February 1 is the feast of St Brigid — a patron of Ireland, along with Patrick and Colmcille — and an iconic figure in the country’s Christianity, folklore, and farming life.
Lá Fhéile Bríde is also seen as the start of the new year on the land as days become longer and the first signs of growth are evident.
She organised religious communities countrywide, was a champion of the poor and is also known as the patron saint of agriculture.
There have been recent calls by Minister of State Martin Heydon and others to have the Government declare her feast day a national public holiday.
There are many stories of how Brigid, who was born about the year 450 and died around 525, milked cows, churned milk, made up firkins of butter, looked after sheep and helped with the harvest.
A daughter of a pagan chieftain father and a Christian mother, she is the patron of Kildare where she established a famous monastery and was known for her generosity and healing powers.
She is associated with many traditions and customs including the practice of people making crosses from rushes to celebrate her life and gain her protection for homes, animals, and crops.
Many holy wells across the country are dedicated to her. Churches and schools are named after her and her feast day is still celebrated.
St Brigid’s Day is seen by farmers as an annual start date for preparing the land for the year ahead, a day of new beginnings and renewed hope.
However, the timing of a recent publication of farm diversification options by Teagasc, close to Lá Fhéile Bríde, was probably coincidental but timely.
It provides a link between the seasonal start to work on farms with the modern demands of planning new enterprises in a changing global climate.
Farm diversification is the term usually used when considering a non-agricultural or novel enterprise. Many farmers and rural dwellers are interested and there are countless possibilities.
Teagasc has produced a comprehensive body of information to help identify a realistic option that suits those farmers for generating additional household income.
It involves a suite of 79 website factsheets along with videos on a range of ideas and possible options for individuals to explore.
Barry Caslin, energy and rural development specialist with Teagasc, said diversification may not be practicable for every farmer.
However, well planned and seasoned projects can create new sources of income and enhance the range of facilities available in rural areas.
“Our farm diversification factsheets cover a wide range of topics including organics, food, equine, horticulture, poultry, renewable energy, goats, forestry and tourism," said Mr Caslin.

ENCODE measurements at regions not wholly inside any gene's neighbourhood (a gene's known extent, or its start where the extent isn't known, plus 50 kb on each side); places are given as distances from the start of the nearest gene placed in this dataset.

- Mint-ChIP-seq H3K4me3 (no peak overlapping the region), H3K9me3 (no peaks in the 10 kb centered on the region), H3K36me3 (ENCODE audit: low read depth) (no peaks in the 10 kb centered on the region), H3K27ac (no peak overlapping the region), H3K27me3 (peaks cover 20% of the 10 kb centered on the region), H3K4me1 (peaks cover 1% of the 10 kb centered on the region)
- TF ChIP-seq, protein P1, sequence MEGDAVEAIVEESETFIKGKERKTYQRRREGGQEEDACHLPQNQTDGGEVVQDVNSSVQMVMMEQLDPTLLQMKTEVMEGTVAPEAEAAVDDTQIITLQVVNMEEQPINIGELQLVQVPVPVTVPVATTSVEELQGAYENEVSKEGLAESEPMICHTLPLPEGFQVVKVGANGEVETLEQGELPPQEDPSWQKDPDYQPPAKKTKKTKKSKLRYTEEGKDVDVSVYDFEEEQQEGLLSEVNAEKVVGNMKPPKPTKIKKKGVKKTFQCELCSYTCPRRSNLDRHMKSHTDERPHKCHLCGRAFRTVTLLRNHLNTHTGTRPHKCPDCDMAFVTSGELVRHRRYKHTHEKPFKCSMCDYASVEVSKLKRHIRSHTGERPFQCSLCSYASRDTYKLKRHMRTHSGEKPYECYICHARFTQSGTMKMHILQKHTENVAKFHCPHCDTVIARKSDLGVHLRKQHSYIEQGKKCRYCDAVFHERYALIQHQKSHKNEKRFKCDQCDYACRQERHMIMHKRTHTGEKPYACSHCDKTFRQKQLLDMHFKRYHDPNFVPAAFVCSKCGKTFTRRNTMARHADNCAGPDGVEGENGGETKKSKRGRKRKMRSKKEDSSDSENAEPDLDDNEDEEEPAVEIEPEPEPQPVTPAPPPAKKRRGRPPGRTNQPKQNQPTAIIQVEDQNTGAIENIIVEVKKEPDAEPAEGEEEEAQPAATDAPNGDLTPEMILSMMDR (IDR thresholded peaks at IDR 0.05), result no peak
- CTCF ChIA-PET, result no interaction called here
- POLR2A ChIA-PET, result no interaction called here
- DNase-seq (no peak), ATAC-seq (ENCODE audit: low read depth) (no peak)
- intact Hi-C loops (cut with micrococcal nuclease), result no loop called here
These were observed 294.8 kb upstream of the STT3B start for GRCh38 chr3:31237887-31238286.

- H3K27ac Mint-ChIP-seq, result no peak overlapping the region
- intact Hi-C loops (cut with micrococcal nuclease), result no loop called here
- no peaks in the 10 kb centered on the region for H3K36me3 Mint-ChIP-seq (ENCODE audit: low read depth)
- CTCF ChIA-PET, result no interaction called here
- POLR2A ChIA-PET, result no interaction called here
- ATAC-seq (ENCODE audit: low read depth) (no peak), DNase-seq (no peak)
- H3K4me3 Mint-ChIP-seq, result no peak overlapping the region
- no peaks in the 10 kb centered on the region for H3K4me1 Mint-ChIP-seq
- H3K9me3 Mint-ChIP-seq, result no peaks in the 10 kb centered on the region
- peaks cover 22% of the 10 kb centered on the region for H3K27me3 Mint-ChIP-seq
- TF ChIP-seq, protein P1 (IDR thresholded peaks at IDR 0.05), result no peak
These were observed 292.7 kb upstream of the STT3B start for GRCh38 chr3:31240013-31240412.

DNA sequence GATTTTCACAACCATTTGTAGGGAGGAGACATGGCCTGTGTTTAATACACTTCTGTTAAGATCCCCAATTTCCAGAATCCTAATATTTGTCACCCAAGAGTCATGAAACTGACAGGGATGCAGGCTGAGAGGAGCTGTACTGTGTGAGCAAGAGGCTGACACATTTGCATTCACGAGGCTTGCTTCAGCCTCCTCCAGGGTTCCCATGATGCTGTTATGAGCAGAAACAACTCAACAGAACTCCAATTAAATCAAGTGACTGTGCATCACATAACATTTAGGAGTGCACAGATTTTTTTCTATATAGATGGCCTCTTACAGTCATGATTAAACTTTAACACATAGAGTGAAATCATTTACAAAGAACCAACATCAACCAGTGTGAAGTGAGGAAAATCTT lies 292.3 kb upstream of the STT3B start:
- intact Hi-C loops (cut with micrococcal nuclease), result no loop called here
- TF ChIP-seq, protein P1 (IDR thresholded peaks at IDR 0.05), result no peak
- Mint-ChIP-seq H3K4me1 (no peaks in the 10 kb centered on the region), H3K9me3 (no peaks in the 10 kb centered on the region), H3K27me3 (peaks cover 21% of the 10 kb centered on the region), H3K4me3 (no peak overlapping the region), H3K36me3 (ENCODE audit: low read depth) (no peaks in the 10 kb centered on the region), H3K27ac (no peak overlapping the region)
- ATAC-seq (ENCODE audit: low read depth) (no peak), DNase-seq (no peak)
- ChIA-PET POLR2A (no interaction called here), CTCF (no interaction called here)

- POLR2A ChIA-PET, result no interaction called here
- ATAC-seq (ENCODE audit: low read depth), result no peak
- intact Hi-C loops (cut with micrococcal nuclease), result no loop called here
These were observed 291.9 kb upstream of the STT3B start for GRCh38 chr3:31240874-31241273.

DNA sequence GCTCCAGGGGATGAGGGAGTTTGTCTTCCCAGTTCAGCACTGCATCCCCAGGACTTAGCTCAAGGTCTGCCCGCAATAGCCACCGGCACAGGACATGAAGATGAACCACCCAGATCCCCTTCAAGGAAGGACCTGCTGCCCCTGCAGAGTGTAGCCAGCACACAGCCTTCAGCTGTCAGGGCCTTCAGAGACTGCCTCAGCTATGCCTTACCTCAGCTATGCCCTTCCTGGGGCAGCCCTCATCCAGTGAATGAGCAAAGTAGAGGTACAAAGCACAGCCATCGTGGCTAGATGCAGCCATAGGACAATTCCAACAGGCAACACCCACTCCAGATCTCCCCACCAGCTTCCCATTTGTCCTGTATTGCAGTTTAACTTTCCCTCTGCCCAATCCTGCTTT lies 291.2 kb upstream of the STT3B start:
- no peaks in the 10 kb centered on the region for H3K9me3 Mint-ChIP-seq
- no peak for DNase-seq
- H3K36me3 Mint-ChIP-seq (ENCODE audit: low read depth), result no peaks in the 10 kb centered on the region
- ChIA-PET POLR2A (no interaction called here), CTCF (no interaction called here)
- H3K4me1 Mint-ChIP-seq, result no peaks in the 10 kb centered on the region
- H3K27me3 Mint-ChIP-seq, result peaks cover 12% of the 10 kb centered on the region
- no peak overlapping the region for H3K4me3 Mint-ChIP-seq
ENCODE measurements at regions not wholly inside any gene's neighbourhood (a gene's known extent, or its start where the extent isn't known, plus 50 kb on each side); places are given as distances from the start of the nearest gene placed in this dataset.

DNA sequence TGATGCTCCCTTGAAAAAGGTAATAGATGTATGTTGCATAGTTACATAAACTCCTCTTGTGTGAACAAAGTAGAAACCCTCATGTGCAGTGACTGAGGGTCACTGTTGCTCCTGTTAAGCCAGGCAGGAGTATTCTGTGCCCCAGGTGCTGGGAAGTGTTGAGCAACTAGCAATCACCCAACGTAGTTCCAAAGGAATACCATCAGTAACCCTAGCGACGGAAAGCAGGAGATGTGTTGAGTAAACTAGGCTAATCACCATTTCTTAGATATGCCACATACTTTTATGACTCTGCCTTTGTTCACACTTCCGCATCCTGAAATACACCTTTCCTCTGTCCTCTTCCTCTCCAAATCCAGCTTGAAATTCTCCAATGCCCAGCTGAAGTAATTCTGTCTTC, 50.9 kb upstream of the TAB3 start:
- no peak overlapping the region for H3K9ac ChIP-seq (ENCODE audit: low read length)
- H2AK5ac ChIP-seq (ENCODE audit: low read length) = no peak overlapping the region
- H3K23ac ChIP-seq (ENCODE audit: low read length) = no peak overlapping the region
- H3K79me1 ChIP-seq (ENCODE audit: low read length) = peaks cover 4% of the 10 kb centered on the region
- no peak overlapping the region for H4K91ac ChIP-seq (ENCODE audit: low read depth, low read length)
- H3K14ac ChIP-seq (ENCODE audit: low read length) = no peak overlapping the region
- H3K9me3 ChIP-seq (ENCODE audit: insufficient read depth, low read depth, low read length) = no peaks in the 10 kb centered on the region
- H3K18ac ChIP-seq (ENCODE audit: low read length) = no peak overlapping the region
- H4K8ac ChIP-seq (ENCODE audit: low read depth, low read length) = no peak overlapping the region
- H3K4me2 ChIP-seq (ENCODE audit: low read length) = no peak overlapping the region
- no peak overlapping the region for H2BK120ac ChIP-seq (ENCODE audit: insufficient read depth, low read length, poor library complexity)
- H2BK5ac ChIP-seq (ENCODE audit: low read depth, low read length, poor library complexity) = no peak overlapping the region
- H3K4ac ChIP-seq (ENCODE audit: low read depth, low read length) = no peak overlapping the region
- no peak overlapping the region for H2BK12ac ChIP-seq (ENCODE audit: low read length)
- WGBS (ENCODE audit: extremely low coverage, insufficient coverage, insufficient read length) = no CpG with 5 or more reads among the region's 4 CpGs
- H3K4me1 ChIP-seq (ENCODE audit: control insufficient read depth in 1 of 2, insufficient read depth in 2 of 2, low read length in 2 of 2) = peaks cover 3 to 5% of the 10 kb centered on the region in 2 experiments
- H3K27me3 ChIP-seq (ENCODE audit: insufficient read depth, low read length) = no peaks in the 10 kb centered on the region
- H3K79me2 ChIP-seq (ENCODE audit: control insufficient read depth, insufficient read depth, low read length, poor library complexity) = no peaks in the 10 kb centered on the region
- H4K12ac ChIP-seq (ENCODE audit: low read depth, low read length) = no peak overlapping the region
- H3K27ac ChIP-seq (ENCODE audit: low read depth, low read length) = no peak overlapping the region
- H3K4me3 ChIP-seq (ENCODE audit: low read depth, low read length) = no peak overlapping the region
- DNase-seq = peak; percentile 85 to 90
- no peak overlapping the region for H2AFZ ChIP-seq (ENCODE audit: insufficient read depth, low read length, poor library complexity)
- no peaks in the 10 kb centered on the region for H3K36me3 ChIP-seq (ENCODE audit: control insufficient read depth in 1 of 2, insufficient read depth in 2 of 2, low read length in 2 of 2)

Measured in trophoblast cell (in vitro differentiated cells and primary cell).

Fintan Phelan, head of the Teagasc Farm Management and Rural Development Department, said niche opportunities exist for farmers to examine.
They include farming, beekeeping, and alternative energy sources.
The image of the goat has been transformed in recent years.
Consumer knowledge of production values has increased and fuelled a demand for healthy, quality products, such as goats’ milk and cheese.
Milk from goats has long been associated with certain health benefits, particularly in the case of asthma and eczema.
Due to its chemical and physical properties, it is also much more readily digestible by the human body.
Goats’ cheese, rarely found on menus 20 years ago, has become a firm favourite with the Irish palate and is now commonplace in restaurants. Yoghurts, ice cream and even cosmetics can also be made from goats’ milk.
Because goats can be carried at a relatively high stocking rate on small acreages, Teagasc says they can be profitable with a good system and steady outlet.
The fact sheet relating to bees explains that Ireland has a long history of producing quality honey. It was a major exporter of comb honey up to the mid-20th century.
Bees are also important for pollinating orchards and berry fruit.
While honey is the primary output of bee keeping, there is also a commercial market for producing colonies and mated queen bees.
People selling honey must be registered, however, by the Department of Agriculture, Food and the Marine.
“Most honey is sold directly to local retailers. Artisan food retailers and farmers’ markets can attract higher prices for premium quality and well-presented produce.
"Heather and comb honey are specialist products that command the highest price premium.
"Online retailing and developing a brand could be a rewarding marketing method.
“Sale of part or all bulk honey wholesale is an option, which eliminates bottling, marketing, and distribution,” Teagasc says.
Traditional markets for straw include animal bedding and feed but it has been used in other European Union countries for decades as a combustion fuel for both heat and electricity production.
Given that straw is not a prime source that will solve the world’s energy problems, Teagasc notes that it has potential as a sustainable, renewable, alternative fuel source.
“In addition, increasing straw utilisation will have knock-on benefits to the economy, rural employment and farm income levels.
“Ireland’s area under cereals amounts to almost 270,000 hectares and yields approximately one million tonnes of straw.
"The value of straw, like any resource, depends on demand and availability,” it said.
Meanwhile, Teagasc is running a weekly webinar every Tuesday at 11am called Farm Business Options. It provides detailed case studies from diversification champions around Ireland.
The next webinar hosted by Padraig Fitzgerald will focus on value added food production in the Kerry/Limerick region, where the tradition of new beginnings associated with Lá Fhéile Bríde has been handed down through the generations.